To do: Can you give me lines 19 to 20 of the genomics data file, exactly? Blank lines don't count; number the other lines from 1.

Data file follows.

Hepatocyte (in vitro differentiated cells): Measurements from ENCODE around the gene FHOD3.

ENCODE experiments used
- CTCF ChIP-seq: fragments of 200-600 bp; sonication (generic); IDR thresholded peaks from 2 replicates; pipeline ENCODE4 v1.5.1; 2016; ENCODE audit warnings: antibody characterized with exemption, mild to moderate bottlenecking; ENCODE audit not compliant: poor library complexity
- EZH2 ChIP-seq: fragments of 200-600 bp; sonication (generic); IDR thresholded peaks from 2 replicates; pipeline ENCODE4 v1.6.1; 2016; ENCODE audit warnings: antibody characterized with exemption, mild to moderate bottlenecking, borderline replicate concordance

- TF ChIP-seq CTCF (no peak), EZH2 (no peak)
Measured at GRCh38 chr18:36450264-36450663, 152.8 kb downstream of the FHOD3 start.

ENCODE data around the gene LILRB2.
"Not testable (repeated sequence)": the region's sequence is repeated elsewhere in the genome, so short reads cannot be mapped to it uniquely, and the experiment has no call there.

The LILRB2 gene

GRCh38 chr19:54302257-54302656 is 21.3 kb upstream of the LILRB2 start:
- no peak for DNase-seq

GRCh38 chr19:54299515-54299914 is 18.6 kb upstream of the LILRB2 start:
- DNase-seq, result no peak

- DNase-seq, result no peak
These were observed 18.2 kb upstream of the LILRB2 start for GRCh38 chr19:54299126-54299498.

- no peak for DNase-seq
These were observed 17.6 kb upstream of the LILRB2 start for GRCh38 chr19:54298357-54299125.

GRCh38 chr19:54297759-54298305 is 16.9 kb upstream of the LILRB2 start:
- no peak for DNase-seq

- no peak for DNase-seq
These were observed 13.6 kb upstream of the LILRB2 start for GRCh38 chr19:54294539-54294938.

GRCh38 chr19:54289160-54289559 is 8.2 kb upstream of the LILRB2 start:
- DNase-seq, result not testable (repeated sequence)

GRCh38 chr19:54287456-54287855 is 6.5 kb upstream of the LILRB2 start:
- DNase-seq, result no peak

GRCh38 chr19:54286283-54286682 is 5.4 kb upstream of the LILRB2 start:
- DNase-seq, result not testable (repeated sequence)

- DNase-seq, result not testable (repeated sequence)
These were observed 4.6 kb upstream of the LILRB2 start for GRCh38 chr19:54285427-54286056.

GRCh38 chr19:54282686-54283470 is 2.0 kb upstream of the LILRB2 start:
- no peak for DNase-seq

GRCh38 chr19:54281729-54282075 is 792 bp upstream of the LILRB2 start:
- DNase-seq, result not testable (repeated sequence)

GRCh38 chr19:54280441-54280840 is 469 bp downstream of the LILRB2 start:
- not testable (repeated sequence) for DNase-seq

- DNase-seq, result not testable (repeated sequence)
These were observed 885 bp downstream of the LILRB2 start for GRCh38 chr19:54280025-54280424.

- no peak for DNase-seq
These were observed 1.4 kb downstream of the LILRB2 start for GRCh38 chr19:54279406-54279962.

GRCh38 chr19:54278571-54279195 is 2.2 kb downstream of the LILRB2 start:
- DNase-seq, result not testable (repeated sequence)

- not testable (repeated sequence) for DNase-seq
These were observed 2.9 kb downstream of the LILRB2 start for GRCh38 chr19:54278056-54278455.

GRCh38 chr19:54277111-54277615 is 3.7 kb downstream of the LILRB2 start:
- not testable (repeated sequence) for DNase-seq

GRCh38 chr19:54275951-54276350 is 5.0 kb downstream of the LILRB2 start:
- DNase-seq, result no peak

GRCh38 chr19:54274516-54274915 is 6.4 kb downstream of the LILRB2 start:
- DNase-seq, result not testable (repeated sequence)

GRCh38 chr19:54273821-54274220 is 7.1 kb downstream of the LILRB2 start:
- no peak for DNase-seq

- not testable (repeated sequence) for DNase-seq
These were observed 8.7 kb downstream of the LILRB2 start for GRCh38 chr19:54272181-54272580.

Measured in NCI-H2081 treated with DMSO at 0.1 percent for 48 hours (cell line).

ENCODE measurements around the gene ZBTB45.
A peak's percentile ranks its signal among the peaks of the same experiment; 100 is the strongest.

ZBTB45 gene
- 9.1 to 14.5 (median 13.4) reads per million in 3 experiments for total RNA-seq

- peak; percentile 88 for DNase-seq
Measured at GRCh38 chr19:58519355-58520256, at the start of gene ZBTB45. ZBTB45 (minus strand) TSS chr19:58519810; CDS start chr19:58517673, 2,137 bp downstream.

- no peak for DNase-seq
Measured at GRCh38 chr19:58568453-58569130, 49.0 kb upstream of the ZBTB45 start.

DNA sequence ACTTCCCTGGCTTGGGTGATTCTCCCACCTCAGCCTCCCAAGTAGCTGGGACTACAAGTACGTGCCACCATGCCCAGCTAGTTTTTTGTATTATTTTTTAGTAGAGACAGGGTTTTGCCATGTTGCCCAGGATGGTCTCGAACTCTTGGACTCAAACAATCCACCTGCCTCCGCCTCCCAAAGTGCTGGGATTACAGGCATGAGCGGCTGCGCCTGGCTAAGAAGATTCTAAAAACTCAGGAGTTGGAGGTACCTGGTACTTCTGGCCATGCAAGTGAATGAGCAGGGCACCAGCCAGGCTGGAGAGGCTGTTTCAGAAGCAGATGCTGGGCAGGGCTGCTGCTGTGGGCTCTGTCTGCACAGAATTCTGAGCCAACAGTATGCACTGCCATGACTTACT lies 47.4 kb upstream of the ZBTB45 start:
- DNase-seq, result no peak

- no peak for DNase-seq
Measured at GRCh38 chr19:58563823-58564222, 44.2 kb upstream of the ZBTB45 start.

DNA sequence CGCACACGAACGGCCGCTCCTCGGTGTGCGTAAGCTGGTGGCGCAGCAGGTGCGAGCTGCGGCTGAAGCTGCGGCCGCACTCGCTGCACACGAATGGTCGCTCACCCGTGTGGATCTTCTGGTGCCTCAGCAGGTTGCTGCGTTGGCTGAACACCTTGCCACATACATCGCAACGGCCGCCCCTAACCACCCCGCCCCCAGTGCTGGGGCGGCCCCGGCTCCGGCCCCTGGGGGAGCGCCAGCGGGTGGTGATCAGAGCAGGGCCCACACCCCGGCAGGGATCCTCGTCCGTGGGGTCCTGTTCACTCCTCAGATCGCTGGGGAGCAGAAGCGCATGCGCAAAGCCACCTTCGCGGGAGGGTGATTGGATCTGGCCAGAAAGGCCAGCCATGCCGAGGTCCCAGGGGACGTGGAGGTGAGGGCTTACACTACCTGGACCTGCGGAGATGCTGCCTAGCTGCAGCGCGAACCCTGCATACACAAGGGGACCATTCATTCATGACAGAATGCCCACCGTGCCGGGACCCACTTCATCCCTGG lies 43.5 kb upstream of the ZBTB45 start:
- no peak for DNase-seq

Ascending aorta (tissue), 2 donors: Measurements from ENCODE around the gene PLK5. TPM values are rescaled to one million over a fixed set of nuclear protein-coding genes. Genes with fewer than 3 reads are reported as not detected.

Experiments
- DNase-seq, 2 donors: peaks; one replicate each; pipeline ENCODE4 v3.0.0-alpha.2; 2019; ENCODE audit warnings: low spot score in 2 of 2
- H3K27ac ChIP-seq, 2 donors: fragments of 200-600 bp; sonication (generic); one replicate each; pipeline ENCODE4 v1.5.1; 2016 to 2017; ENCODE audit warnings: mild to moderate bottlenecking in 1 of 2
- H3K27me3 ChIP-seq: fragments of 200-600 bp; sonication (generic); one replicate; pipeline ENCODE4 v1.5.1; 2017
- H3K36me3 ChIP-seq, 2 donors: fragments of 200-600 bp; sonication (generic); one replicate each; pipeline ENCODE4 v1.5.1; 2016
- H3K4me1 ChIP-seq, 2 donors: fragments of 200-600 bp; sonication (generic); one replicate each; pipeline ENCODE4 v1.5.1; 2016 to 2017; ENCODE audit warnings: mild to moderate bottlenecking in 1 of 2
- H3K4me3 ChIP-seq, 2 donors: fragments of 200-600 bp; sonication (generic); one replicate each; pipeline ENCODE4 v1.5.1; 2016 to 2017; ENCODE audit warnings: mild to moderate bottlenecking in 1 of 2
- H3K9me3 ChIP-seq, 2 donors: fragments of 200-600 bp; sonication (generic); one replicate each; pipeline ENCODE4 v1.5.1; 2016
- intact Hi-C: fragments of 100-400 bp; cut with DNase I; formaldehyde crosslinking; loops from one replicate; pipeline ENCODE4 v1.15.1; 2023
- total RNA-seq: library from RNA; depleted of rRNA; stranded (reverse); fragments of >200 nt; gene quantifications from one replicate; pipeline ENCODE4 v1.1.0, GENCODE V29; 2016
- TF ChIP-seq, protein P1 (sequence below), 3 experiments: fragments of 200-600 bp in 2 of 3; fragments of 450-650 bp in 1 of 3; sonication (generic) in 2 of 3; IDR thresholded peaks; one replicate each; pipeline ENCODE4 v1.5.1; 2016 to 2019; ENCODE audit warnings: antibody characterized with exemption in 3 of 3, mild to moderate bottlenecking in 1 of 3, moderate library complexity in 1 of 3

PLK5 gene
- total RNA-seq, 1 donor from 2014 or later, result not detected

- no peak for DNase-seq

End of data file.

- no peak for DNase-seq

- no peak for DNase-seq